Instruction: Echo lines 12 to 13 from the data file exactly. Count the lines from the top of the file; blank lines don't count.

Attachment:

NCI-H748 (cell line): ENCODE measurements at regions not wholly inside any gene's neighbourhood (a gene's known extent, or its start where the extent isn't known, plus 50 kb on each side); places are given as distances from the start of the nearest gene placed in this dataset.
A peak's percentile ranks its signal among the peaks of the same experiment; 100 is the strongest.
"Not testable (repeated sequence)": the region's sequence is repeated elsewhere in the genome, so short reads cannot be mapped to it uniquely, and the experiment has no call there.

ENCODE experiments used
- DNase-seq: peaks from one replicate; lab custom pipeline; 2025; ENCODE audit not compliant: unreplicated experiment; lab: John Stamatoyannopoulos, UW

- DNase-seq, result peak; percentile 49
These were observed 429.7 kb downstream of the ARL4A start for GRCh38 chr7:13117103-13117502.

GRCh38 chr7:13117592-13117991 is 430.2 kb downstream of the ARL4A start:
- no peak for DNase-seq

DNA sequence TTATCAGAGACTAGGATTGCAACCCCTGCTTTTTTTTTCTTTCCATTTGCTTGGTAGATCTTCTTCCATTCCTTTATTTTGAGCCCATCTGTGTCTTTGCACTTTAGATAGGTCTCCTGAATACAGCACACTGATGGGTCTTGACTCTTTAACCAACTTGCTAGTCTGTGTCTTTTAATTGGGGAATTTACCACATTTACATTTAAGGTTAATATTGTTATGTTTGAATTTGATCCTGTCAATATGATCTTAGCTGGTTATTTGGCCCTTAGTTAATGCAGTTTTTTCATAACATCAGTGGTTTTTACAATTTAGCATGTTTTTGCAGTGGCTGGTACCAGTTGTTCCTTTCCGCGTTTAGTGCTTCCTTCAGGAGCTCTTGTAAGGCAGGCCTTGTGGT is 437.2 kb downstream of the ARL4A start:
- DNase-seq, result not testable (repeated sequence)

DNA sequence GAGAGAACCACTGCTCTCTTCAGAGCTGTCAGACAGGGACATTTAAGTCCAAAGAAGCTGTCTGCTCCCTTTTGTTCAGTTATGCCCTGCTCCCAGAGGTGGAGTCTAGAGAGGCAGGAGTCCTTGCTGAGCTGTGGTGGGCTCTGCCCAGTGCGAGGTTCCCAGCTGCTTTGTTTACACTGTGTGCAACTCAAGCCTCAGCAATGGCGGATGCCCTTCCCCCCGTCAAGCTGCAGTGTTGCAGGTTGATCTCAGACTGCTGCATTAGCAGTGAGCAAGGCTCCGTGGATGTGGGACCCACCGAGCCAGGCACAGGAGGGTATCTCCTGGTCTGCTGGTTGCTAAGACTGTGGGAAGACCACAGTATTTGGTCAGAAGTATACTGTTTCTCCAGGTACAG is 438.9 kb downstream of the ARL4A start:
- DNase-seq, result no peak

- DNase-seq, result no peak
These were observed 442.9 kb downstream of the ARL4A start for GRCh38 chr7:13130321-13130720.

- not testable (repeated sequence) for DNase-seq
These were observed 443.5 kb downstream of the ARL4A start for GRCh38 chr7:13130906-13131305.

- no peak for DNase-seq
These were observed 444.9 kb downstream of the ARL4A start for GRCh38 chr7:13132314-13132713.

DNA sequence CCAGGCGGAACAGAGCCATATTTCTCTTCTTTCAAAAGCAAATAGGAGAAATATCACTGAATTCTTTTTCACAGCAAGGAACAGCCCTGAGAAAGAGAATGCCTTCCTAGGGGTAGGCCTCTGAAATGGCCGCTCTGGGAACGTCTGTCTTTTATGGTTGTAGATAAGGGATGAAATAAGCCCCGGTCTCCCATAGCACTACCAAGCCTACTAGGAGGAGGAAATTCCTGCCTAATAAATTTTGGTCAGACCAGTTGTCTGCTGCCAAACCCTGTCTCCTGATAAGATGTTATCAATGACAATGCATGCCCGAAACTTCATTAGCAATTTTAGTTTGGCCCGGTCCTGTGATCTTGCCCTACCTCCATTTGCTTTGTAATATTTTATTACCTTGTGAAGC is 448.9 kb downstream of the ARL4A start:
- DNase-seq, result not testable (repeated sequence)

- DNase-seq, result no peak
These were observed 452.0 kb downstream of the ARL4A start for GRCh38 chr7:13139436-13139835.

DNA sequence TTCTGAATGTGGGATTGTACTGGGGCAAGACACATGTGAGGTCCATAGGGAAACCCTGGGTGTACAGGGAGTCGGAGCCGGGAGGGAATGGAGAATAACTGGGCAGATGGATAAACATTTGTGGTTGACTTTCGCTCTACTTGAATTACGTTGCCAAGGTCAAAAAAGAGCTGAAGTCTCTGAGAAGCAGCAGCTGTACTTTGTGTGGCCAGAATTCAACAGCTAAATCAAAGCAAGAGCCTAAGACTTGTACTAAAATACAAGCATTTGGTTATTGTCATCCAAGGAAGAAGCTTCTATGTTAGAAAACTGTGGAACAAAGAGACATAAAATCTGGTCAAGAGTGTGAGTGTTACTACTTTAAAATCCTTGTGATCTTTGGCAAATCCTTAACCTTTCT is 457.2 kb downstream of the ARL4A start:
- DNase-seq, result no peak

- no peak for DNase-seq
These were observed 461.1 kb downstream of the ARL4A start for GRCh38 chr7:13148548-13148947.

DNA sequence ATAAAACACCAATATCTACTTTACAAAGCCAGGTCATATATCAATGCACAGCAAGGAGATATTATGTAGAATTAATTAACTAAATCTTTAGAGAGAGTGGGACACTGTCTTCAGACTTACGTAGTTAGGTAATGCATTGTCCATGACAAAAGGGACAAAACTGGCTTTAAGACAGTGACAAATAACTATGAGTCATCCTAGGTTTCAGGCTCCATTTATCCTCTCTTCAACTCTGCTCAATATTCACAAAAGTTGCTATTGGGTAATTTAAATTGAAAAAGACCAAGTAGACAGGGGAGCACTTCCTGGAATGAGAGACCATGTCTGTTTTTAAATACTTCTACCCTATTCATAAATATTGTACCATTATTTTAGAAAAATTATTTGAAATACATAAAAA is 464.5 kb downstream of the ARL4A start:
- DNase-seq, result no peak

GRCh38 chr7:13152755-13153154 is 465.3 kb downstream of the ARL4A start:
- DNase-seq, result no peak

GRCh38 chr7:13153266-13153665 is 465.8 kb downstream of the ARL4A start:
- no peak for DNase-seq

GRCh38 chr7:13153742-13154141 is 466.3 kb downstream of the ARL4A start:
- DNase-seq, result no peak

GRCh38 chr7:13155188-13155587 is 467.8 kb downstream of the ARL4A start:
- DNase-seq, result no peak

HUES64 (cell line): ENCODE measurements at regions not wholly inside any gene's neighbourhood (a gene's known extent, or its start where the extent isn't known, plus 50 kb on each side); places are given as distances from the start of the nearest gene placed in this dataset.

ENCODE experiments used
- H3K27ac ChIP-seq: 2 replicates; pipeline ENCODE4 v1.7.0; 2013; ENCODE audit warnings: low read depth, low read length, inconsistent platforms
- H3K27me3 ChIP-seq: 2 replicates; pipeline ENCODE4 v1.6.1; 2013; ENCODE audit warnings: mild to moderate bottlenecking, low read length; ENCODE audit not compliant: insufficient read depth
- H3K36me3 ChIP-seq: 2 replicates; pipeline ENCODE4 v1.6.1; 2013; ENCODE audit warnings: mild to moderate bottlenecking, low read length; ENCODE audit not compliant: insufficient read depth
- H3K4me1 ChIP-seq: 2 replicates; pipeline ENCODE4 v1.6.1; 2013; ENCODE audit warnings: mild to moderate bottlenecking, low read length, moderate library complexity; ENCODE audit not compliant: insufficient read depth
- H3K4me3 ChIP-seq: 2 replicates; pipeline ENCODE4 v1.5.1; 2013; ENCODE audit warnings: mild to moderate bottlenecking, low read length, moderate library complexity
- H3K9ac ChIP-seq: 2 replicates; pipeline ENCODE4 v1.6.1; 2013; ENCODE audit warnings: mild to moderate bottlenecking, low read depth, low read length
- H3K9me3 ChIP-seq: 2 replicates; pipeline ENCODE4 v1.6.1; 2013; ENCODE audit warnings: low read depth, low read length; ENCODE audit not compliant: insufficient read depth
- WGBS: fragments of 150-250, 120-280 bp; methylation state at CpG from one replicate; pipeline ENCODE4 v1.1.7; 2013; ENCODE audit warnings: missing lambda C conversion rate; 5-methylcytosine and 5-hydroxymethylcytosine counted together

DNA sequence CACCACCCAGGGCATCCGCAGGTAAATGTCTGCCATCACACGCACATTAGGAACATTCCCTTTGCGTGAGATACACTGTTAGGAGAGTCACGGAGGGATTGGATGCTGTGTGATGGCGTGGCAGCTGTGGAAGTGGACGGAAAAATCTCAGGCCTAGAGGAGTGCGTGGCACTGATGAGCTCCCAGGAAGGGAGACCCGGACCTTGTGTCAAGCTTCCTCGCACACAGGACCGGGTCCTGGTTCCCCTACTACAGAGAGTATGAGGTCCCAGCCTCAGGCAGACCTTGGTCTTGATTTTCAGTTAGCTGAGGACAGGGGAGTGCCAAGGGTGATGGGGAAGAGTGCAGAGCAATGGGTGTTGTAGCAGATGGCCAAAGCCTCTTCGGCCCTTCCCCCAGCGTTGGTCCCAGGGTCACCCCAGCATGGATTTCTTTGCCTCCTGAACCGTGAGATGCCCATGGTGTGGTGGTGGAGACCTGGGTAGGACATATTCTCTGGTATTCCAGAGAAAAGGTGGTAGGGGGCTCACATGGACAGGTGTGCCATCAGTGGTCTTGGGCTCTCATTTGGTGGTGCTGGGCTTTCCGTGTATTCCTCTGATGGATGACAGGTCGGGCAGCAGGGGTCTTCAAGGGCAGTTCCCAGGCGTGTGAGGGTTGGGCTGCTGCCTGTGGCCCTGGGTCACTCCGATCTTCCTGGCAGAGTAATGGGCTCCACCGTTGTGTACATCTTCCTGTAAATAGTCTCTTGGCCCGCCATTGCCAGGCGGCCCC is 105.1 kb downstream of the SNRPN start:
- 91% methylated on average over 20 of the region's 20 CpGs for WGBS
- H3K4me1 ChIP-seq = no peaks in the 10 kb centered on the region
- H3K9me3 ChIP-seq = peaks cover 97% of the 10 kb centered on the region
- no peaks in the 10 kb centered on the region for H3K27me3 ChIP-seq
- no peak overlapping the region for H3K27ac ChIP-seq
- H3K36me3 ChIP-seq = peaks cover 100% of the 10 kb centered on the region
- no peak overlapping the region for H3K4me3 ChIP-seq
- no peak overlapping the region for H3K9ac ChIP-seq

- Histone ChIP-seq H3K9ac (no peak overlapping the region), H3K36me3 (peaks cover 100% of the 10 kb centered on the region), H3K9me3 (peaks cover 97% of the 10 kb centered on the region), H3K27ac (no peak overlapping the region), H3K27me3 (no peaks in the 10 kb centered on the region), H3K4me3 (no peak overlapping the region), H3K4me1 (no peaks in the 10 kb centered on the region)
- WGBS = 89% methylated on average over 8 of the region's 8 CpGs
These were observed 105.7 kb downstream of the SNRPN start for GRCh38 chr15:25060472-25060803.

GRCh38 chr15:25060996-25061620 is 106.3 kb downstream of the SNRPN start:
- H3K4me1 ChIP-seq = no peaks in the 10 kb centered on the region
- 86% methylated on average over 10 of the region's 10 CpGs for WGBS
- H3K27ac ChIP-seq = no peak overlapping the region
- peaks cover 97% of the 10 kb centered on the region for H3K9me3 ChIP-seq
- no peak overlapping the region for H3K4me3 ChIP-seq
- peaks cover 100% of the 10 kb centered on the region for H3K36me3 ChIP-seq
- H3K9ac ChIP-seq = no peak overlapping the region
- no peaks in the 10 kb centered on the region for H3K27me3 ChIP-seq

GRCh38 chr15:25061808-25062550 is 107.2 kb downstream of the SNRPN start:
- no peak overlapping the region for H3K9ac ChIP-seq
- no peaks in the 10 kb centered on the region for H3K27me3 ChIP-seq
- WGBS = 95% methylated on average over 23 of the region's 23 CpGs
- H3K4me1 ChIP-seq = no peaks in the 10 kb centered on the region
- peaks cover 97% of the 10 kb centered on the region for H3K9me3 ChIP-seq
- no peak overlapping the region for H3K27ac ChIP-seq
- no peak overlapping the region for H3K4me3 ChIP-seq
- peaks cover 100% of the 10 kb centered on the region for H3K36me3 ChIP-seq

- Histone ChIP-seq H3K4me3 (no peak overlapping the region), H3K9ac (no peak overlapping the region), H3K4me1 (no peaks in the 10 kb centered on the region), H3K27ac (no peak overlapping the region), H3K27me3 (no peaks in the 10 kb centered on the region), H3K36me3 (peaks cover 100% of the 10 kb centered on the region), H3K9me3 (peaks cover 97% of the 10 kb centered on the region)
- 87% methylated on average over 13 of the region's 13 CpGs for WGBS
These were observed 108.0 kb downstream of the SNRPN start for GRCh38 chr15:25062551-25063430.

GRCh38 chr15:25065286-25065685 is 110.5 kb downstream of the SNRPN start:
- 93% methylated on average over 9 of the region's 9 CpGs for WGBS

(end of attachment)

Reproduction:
DNA sequence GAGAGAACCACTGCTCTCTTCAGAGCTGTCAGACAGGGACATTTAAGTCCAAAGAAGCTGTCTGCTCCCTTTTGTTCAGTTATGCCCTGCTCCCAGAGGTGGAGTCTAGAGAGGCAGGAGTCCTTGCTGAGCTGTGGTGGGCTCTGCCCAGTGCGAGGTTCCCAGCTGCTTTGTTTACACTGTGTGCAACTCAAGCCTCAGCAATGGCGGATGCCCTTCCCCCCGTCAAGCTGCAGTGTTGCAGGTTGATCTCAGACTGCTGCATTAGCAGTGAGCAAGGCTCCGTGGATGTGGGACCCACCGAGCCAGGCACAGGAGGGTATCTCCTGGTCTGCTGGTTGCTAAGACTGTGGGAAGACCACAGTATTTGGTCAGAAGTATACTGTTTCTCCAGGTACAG is 438.9 kb downstream of the ARL4A start:
- DNase-seq, result no peak